A few weeks ago, while having lunch with a couple of friends, one of them recounted an experience she recently had at a restaurant. She was attempting to have a quiet dinner out, a seemingly innocuous event… except she was alone. It started with the hostess, “just one?” Then the server wanted to know, “are we waiting for someone else?” Then there were the stares from the other patrons. By the end, her quiet dinner became an awkward experience reminiscent of a scene from a high school cafeteria. Perfect fodder for a blog that has been brewing in my mind since.
At which point did “one” become such an insignificant number? Who decided that “one” was insufficient? It’s the first number in the number system! You can’t get anything started without “just one”. Many of the world’s greats are solo acts. There is just one Great Wall of China. Just one Eiffel Tower in Paris. Just one Taj Mahal. Just one Niagara Falls. Just one Nile River. There is just one Jesus. Just one Martin Luther King. Just one Steve Jobs. Just one Oprah. Just one Earth. Yes we live in community and we serve as a body, but there is only one left foot. One right hand. After all, aren’t children constantly reminded that there is “just one you”? Don’t we use that mantra to tote our uniqueness and individual qualities???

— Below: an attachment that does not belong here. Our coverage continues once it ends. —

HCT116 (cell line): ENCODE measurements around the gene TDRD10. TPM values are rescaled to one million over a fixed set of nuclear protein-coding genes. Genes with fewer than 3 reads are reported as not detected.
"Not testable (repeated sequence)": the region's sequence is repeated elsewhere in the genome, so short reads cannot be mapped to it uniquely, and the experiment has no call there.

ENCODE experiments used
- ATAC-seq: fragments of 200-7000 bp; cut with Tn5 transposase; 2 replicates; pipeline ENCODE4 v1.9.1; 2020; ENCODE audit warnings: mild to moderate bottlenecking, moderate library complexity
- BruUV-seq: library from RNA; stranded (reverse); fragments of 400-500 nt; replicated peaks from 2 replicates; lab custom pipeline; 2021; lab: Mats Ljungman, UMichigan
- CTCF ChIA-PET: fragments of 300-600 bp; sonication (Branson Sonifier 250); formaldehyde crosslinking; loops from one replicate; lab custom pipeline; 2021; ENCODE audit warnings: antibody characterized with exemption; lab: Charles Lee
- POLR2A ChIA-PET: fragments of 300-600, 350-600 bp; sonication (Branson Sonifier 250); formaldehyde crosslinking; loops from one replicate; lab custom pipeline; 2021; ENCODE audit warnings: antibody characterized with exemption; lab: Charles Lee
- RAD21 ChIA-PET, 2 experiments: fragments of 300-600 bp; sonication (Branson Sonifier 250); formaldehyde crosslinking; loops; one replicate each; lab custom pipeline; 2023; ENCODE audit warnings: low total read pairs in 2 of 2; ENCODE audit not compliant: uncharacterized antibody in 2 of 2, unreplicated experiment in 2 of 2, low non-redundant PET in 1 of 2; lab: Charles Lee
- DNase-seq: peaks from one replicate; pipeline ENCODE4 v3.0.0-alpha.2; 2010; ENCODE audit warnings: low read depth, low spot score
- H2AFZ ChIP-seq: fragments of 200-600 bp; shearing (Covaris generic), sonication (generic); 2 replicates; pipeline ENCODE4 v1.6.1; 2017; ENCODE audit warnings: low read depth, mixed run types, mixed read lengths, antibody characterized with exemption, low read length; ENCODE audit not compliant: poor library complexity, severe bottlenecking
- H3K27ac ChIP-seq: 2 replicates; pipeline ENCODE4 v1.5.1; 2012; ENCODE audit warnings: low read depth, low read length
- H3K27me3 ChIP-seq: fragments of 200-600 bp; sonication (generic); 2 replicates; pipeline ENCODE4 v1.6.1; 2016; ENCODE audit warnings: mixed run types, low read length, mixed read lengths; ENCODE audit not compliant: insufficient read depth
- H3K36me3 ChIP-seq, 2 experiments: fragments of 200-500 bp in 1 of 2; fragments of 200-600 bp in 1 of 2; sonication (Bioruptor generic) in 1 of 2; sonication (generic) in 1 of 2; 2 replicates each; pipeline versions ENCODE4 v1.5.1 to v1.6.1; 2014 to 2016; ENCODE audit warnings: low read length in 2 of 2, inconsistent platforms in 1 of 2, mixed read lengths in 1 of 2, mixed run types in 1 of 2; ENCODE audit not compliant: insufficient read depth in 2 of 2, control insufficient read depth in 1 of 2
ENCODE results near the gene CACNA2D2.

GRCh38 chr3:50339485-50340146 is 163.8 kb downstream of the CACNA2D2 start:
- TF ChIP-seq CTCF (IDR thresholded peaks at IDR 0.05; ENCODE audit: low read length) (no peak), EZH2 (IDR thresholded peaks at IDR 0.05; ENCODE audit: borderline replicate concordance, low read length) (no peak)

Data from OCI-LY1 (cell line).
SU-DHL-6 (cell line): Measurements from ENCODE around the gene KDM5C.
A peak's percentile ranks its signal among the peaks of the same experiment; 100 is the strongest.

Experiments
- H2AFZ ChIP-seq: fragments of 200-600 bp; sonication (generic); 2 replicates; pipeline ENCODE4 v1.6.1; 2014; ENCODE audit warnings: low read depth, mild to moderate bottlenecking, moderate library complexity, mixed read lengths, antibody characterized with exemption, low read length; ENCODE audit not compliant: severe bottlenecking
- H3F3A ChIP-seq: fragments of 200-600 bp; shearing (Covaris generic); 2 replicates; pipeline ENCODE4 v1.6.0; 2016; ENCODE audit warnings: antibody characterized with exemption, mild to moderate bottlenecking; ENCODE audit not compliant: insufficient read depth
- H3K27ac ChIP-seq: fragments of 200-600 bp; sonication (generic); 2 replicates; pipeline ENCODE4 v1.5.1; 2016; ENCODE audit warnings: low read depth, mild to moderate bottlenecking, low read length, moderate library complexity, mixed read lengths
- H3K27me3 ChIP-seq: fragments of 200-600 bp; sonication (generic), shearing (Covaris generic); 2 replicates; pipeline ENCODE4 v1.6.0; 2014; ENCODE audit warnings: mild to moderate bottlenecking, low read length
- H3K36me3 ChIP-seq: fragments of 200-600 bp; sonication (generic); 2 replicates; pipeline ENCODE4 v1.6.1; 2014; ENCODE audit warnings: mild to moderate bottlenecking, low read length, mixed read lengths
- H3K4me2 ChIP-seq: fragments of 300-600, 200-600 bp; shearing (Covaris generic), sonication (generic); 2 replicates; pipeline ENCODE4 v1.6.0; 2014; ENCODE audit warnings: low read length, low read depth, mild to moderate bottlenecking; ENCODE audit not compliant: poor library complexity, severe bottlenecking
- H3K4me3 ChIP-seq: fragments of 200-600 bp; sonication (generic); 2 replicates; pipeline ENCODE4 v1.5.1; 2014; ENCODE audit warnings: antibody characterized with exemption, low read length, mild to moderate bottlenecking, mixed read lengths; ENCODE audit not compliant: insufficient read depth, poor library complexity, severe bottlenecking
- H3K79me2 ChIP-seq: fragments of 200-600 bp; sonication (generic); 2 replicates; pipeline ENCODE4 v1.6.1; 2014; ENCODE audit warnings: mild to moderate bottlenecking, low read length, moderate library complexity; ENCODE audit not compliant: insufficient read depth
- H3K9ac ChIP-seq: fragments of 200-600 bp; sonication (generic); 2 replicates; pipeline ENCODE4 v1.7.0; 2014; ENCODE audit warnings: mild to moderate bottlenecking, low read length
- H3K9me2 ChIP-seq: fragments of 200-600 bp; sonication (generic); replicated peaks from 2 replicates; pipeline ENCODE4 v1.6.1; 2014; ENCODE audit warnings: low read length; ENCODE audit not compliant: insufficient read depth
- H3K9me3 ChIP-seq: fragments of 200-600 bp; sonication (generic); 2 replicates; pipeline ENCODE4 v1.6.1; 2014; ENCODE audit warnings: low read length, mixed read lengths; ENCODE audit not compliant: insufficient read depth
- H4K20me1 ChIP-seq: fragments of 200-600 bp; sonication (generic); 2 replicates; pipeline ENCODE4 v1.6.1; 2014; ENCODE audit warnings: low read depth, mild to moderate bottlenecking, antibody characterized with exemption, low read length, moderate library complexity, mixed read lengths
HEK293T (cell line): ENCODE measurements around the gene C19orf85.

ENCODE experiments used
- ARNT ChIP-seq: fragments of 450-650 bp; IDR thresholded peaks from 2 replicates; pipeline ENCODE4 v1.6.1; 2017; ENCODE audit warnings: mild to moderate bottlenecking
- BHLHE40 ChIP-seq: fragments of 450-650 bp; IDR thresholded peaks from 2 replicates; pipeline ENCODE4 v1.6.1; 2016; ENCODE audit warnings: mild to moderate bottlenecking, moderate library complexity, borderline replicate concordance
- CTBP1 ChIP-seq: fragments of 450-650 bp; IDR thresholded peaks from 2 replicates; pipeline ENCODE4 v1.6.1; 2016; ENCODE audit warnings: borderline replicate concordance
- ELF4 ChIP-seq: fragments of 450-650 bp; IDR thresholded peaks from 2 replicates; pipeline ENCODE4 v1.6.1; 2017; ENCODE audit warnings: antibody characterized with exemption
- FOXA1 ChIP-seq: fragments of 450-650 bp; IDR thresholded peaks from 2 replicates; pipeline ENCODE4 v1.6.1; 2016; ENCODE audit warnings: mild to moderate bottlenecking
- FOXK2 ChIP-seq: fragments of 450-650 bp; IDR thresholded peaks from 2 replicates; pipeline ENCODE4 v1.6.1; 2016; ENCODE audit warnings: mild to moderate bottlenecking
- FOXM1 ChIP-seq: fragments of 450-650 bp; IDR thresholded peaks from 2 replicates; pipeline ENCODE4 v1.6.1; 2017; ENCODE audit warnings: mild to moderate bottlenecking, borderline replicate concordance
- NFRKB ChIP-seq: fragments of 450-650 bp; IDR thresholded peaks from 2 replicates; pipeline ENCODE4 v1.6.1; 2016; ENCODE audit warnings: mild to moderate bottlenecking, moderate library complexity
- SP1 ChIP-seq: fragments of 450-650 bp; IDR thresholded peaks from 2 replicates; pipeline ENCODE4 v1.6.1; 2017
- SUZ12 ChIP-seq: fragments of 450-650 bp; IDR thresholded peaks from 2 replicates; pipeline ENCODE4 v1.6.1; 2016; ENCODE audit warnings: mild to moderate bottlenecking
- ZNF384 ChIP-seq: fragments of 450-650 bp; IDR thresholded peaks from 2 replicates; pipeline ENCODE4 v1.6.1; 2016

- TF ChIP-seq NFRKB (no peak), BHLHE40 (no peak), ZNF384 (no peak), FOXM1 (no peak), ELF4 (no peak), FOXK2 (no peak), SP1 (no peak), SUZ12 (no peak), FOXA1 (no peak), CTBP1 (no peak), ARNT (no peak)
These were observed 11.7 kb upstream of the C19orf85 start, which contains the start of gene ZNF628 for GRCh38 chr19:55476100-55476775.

Blah, blah, blah. All that talk is just an attempt to make you feel better about not being allowed at the cool kids’ table in grade school.
Last weekend, in a moment of zombie-like mindlessness, I got sucked into several episodes of The Walking Dead. Half-way through the fourth hour, as the night eerily drew close, I regained consciousness, turned off the TV, and repented of the wasteful use of my time. Of course, I couldn’t sleep all night. But it wasn’t the gore or thoughts of a zombiepocalypse that kept my mind buzzing, it was the idea of being alone. In the event of a cataclysmic disaster, I didn’t want to be just one. In actuality, I don’t believe any one does. Sure, I have times when I crave solitude. But even the most individualistic personality wants to, at the very least, be understood by one other person. That left foot needs the right one. It can find a way to function without it, but not without awkward stares and uncomfortable questions.
I’ve been thinking about this “just one” deal for three weeks now, realizing that many of us are walking around feeling like “just one”. In fact, another single friend mentioned the sadness she feels when she leaves church because she doesn’t want to go have lunch alone. I know that feeling – far too well. And I started to ask the question, why? Why have lunch alone? With so many just ones, why be by myself? So I made a decision… to be just one of a couple, a few, or many.